In one embodiment, interface interaction API 208 allows application 210 to expose a tree structure of UI metadata 220 that represents the structure of graphical user interface 300. Elements in the tree expose properties and methods that facilitate programmatic manipulation of the GUI on desktop 250. In one embodiment, UI metadata 220 may include, for each UI element specified, a label for a UI element that is predetermined (e.g., assigned in code by a developer of application 210 and guest OS 206); role information describing the type of UI element (e.g., ROLE_SYSTEM_PUSHBUTTON); properties that describe a UI element's state at a given moment in time (e.g., invisible, unavailable, focused, focusable, pressed, etc); and other values contained in a UI element (e.g., percentages, integers, non-integers, textual, visual) that may indicate information represented by the UI element. For example, UI metadata 220 may include information for window 304 that includes an identifier (e.g., id=“982”), a state property indicating a window 304 is in “focus” within the remote desktop, and information for UI elements contained within window 304 (e.g., title bar and menu bar 306). In another example, metadata for menu 308 includes information for a plurality of menu items within menu 308, such as items for “New,” “Open,” “Save,” etc. In some embodiments, UI metadata 220 may include graphical data, such as thumbnails or icons, associated with UI elements on desktop 250.

Referring back to FIG. 2, UIV client 202 is configured to construct and display a “native” UI element or widget having the same functionality and information as a corresponding UI element or widget on the remote desktop based on UI metadata 220 received from UIV agent 204. In one embodiment, UIV client 202 may generate a native, “touch-and-gesture”-style GUI element 262 that corresponds to “point-and-click”-style UI element 254 based on UI metadata 220 provided by interface interaction API 208. In some embodiments, native GUI elements 262 generated by UIV client 202 may be different than corresponding UI elements of desktop, such as having differences in size, shape, color, style, manner of interaction, animation, and interactive behavior. For example, UIV client 202 may use UI metadata 220 derived from a conventional drop-down list on remote desktop 250 to generate a native GUI element that appears like a large wheel that spins in response to swipe gestures. In another example, UIV client 202 may present a reformatted version of a navigation menu optimized for the form factor and touch-screen ergonomics of client device 108. As shown, a native GUI element 262 may be overlaid on top of base GUI image 264 represented in VDI data 212 to form a client GUI 260. In one embodiment, UIV client 202 is configured to use native graphical frameworks or user interface frameworks that are local to client device 108 to render one or more native GUI elements based on the received UI metadata 220.

UIV client 202 is further configured to capture user input on the constructed native GUI element 262 and transmit UI input events 230 to UIV agent 204 running in VM 157. In one embodiment, UIV client 202 is configured to generate UI input events 230 based on touch input 268 that represents interactions with the native GUI element 262. In one embodiment, UI input events 230 include information indicating that the corresponding GUI elements at the remote desktop 250 on VM 157 have been manipulated at the client device 108. In some embodiments, UI input events 230 may indicate a selection of, activation of, change of state in, or interaction with a corresponding UI element or option at remote desktop 250. In other embodiments, UI input events 230 may indicate execution or invocation of an operation or option corresponding to a UI element at remote desktop 250. According to UI input events 230 received from UIV client 202, UIV agent 204 is configured to query and invoke the corresponding UI elements of application 210 or guest OS 206 using interface interaction API 208 to simulate input and facilitate programmatic manipulation of the user interface of the remote desktop on VM 157.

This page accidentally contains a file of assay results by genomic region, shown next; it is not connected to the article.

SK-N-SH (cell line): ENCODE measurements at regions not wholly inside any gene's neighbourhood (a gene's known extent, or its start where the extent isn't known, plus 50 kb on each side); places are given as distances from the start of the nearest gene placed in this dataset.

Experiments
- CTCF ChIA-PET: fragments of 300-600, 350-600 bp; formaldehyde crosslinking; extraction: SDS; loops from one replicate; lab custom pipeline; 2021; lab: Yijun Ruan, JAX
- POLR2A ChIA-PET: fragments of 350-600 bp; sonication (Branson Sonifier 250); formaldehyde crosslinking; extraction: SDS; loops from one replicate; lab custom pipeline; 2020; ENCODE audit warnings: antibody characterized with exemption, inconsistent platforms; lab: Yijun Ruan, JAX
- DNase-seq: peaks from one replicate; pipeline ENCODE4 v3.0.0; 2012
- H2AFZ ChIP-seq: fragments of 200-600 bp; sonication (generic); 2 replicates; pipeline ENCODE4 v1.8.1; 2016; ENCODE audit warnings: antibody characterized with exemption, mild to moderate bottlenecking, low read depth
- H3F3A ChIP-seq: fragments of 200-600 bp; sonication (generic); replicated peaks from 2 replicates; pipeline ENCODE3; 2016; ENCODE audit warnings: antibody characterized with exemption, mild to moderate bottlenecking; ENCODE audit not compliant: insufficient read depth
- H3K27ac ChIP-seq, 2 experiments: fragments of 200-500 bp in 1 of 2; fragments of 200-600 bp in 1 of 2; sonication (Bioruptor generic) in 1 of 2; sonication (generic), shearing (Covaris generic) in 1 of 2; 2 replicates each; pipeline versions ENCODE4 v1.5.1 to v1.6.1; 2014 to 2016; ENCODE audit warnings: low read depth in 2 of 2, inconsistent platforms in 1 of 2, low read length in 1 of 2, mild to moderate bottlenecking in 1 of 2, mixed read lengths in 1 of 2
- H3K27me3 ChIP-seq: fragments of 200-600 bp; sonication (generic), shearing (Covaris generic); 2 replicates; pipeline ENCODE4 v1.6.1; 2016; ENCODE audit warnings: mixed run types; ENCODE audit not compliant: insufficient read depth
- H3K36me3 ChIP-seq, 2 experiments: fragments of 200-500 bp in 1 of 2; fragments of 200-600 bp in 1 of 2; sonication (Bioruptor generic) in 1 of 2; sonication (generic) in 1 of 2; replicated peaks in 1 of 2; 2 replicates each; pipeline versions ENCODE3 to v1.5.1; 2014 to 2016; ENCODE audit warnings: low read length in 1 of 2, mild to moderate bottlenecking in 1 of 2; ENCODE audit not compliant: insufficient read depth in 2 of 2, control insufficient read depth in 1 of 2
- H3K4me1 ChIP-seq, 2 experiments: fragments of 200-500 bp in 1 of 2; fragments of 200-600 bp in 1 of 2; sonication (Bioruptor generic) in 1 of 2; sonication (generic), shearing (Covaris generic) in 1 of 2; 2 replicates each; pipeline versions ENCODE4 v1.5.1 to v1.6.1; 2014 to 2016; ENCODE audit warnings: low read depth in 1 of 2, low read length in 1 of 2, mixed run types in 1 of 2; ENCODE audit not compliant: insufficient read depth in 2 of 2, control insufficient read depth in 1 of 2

FIG. 4 illustrates a flow diagram for generating and updating a GUI for an application that has been launched in a remote desktop and is to be displayed at a VDI client. Steps 410-415 are carried out by VDI host agent 200 running in a virtual machine that is hosting the remote desktop. Steps 420-427 are carried by VDI client 110. While FIG. 4 describes exemplary steps for providing menu navigation according to an embodiment of the disclosure, it should be recognized that techniques described herein may be extended to other UI experiences, including file dialogs, clipboard functions, launching of applications and documents, desktops, and application-specific experiences, as described later.

At step 420, VDI client 110 detects a UIV trigger performed by a user operating client device 108. In one embodiment, the UIV trigger may be a pre-determined gesture (e.g., a unique swipe gesture) performed by the user or a UI button activated by the user that indicates VDI client 110 should render one or more UI elements of an active application running on the remote desktop (e.g., application 210) using native GUI elements. At step 421, responsive to detecting a UIV trigger, VDI client 110 requests UI metadata from VDI host agent 200, which receives the request at step 410.